Dear Savvy Senior,
Where can I find out about alternative transportation services for my 80-year-old mother? It’s time that she gives up driving, but before she does, we need to figure out how she’ll get around.
— Inquiring Son
Alternative transportation options for seniors who no longer drive vary widely by community, so what’s available to your mom will depend on where she lives. Here’s what you should know.
While most urban areas offer seniors a variety of alternative transportation services, the options may be few to none for those living in the suburbs, small towns and rural areas. Depending on where your mom lives, here’s a rundown of possible solutions that can help her get around, along with some resources to help you locate them.
Family and friends: This is the most often used and favorite option among seniors. So, make a list of all possible candidates your mom can call on, along with their availability and contact information.
Volunteer transportation programs: These are usually run by local nonprofits or religious organizations and provide elderly seniors transportation to doctor’s appointments, shopping, and more. These services may charge a small fee or accept donations and often operate with a network of volunteer drivers.
Some examples of local transportation programs include Envoy America that provides senior transportation in 78 cities in Arizona, Texas, Washington, Illinois, New Mexico, Georgia and Pennsylvania. The Independent Transportation Network that serves 14 communities across 12 states. And SilverRide, which serves the San Francisco bay area and Kansas City. To search for volunteer driving programs in your area visit http://NationalVolunteerTransportationCenter.org – click on “Map of Volunteer Driver Programs.”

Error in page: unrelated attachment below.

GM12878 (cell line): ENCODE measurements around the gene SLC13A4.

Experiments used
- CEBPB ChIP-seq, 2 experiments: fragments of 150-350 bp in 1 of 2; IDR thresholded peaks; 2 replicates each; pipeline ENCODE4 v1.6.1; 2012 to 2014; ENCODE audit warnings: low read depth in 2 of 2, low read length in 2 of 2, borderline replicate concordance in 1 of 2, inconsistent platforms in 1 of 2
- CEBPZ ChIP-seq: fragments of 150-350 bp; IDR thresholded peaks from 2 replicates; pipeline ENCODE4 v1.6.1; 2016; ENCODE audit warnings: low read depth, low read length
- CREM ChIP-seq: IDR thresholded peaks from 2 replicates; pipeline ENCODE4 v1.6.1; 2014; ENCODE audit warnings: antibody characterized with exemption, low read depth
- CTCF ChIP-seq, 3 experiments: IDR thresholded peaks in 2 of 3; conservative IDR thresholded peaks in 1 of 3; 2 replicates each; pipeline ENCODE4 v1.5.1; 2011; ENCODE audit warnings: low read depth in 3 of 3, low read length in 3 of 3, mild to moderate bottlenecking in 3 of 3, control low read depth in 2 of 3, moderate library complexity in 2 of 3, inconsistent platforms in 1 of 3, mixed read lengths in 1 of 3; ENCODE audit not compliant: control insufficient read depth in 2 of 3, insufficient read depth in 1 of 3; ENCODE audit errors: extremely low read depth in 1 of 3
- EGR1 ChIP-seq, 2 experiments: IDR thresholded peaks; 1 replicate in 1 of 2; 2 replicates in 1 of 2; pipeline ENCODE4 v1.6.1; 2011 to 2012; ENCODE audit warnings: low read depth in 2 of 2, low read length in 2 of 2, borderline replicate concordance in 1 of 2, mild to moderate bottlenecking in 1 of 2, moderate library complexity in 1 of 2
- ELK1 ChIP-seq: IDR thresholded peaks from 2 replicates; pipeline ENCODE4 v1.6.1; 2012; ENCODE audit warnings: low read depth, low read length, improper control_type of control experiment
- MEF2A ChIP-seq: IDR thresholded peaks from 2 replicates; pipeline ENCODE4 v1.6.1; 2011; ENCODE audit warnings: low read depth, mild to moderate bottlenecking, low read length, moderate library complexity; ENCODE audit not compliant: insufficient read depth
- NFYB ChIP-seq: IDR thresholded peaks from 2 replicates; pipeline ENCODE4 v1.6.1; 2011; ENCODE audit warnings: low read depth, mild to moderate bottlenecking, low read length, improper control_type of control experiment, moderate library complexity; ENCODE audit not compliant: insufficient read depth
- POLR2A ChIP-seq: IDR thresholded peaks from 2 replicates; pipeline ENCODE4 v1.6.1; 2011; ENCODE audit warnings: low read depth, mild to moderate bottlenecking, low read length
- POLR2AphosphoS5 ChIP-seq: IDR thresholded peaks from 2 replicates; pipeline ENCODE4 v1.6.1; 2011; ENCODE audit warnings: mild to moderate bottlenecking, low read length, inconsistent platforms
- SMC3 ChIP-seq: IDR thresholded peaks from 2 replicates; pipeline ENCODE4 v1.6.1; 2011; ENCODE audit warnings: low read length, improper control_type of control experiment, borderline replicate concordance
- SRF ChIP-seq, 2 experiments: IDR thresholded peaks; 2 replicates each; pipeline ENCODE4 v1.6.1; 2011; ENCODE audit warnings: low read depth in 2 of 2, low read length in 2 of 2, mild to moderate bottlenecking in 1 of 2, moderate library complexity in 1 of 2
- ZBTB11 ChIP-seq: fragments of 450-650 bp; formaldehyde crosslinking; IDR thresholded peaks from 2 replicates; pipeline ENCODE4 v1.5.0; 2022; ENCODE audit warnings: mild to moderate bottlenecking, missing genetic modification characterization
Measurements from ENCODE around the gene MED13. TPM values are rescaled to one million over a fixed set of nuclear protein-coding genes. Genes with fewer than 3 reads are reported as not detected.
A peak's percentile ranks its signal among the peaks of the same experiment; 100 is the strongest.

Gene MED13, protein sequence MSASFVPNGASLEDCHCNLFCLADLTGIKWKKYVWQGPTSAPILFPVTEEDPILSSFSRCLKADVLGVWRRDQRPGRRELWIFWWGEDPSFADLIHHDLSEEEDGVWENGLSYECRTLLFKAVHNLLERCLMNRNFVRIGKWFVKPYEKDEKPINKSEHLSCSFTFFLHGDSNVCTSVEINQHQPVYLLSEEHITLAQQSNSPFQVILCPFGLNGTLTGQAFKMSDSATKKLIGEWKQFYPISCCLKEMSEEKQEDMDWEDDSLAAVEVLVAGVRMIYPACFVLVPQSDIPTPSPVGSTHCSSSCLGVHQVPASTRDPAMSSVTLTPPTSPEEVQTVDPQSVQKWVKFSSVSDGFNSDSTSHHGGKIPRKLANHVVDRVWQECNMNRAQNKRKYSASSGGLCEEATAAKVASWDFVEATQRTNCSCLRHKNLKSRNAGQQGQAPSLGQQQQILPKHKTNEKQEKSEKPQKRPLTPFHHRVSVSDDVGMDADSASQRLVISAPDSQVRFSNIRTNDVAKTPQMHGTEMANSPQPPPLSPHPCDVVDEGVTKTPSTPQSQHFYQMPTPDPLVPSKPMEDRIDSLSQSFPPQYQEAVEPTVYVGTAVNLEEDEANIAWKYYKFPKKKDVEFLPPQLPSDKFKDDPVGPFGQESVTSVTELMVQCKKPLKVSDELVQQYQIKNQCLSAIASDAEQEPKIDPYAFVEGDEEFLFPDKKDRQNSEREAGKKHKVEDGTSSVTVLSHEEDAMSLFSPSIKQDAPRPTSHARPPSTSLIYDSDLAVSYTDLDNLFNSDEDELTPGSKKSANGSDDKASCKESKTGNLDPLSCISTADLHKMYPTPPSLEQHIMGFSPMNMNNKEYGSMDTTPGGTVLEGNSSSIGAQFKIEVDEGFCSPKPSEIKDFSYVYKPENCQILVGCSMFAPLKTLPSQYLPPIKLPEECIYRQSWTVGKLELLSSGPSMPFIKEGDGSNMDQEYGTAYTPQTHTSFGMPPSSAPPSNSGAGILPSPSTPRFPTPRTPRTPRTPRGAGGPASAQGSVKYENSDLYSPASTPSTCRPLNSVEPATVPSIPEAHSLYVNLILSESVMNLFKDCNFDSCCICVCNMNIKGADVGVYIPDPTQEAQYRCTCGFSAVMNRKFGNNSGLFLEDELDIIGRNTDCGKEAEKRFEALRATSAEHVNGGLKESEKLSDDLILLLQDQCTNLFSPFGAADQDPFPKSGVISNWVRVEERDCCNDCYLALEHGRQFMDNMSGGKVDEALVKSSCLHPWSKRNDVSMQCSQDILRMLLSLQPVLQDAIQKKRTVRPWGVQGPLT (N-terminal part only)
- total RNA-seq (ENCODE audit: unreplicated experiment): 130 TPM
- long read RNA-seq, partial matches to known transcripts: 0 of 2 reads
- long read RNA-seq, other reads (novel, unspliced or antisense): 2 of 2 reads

Demand response services: Often referred to as “dial-a-ride” or “elderly and disabled transportation service,” these are usually government-funded programs that provide door-to-door transportation services by appointment and usually charge a small fee or donation on a per ride basis. Many use vans and offer accessible services for riders with special needs.
Taxis and ride-share services: While taxis are a viable transportation option in many communities, ride-share services like Uber and Lyft, which are widely available, have become more popular among seniors who don’t drive.
To get a ride, your mom could simply use the Uber or Lyft smartphone app, a computer, or she can call a ride-hailing service like Go Go Grandparent. Or, you can make arrangements for her on your smartphone.
Cost will vary depending on your mom’s location, distance traveled and peak travel time, but ride-share services are usually cheaper than taxis. Uber and Lyft also offer carpooling services that would allow your mom to save money by splitting the tab with other consumers riding the same route. And for seniors with mobility problems, both Uber and Lyft have accessible vehicles that you can request in certain locations.
Hire someone: Consider hiring someone to drive your mom like a neighbor, retiree, high school or college student that has a flexible schedule and wouldn’t mind making a few extra bucks. You can also hire a senior driving companion through nonmedical home-care agencies, or you can find someone on your own at websites like http://Care.com or http://CareLinx.com.
Private business transportation services: Some hospitals, health clinics, senior centers, adult day centers, malls or other businesses may offer transportation for program participants or customers.
Mass transit: Public transportation (buses, trains, subways, etc.) where available, can also be an affordable option and may offer senior reduced rates.
Where to look
To find out what transportation services are available in your mom’s area contact Rides in Sight (855-607-4337), and the Eldercare Locator (800-677-1116), which will direct you to her area agency on aging for assistance. You should also contact local senior centers, places of worship and retirement communities for other possible options.